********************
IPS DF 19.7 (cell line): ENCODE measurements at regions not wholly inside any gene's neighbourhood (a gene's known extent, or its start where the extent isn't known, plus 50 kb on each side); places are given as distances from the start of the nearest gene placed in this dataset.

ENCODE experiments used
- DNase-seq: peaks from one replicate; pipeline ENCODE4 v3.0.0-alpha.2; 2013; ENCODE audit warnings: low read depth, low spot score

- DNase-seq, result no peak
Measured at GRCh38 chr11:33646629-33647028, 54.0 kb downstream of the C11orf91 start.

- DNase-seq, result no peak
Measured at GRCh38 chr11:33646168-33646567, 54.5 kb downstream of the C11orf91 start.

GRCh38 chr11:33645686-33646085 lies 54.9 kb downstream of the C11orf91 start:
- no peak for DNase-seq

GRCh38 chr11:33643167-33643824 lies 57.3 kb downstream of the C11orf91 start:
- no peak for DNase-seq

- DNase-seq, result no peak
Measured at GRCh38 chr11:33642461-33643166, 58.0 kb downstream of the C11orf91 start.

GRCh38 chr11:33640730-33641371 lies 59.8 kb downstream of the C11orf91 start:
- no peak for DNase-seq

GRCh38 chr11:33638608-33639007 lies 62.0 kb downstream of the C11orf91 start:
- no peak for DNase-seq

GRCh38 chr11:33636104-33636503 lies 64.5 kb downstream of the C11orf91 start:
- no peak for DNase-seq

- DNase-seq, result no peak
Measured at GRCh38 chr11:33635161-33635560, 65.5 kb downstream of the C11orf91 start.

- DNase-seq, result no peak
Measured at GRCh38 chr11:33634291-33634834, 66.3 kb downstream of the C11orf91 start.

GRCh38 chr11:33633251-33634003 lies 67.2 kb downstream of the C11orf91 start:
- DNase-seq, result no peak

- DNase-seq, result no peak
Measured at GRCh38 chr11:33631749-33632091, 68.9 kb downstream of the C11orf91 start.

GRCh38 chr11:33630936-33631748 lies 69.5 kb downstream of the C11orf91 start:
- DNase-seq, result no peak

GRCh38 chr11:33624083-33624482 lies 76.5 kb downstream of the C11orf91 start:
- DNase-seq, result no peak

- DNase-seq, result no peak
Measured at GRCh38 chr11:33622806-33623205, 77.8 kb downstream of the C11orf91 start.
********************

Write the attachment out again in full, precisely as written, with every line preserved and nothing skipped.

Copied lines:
IPS DF 19.7 (cell line): ENCODE measurements at regions not wholly inside any gene's neighbourhood (a gene's known extent, or its start where the extent isn't known, plus 50 kb on each side); places are given as distances from the start of the nearest gene placed in this dataset.

ENCODE experiments used
- DNase-seq: peaks from one replicate; pipeline ENCODE4 v3.0.0-alpha.2; 2013; ENCODE audit warnings: low read depth, low spot score

- DNase-seq, result no peak
Measured at GRCh38 chr11:33646629-33647028, 54.0 kb downstream of the C11orf91 start.

- DNase-seq, result no peak
Measured at GRCh38 chr11:33646168-33646567, 54.5 kb downstream of the C11orf91 start.

GRCh38 chr11:33645686-33646085 lies 54.9 kb downstream of the C11orf91 start:
- no peak for DNase-seq

GRCh38 chr11:33643167-33643824 lies 57.3 kb downstream of the C11orf91 start:
- no peak for DNase-seq

- DNase-seq, result no peak
Measured at GRCh38 chr11:33642461-33643166, 58.0 kb downstream of the C11orf91 start.

GRCh38 chr11:33640730-33641371 lies 59.8 kb downstream of the C11orf91 start:
- no peak for DNase-seq

GRCh38 chr11:33638608-33639007 lies 62.0 kb downstream of the C11orf91 start:
- no peak for DNase-seq

GRCh38 chr11:33636104-33636503 lies 64.5 kb downstream of the C11orf91 start:
- no peak for DNase-seq

- DNase-seq, result no peak
Measured at GRCh38 chr11:33635161-33635560, 65.5 kb downstream of the C11orf91 start.

- DNase-seq, result no peak
Measured at GRCh38 chr11:33634291-33634834, 66.3 kb downstream of the C11orf91 start.

GRCh38 chr11:33633251-33634003 lies 67.2 kb downstream of the C11orf91 start:
- DNase-seq, result no peak

- DNase-seq, result no peak
Measured at GRCh38 chr11:33631749-33632091, 68.9 kb downstream of the C11orf91 start.

GRCh38 chr11:33630936-33631748 lies 69.5 kb downstream of the C11orf91 start:
- DNase-seq, result no peak

GRCh38 chr11:33624083-33624482 lies 76.5 kb downstream of the C11orf91 start:
- DNase-seq, result no peak

- DNase-seq, result no peak
Measured at GRCh38 chr11:33622806-33623205, 77.8 kb downstream of the C11orf91 start.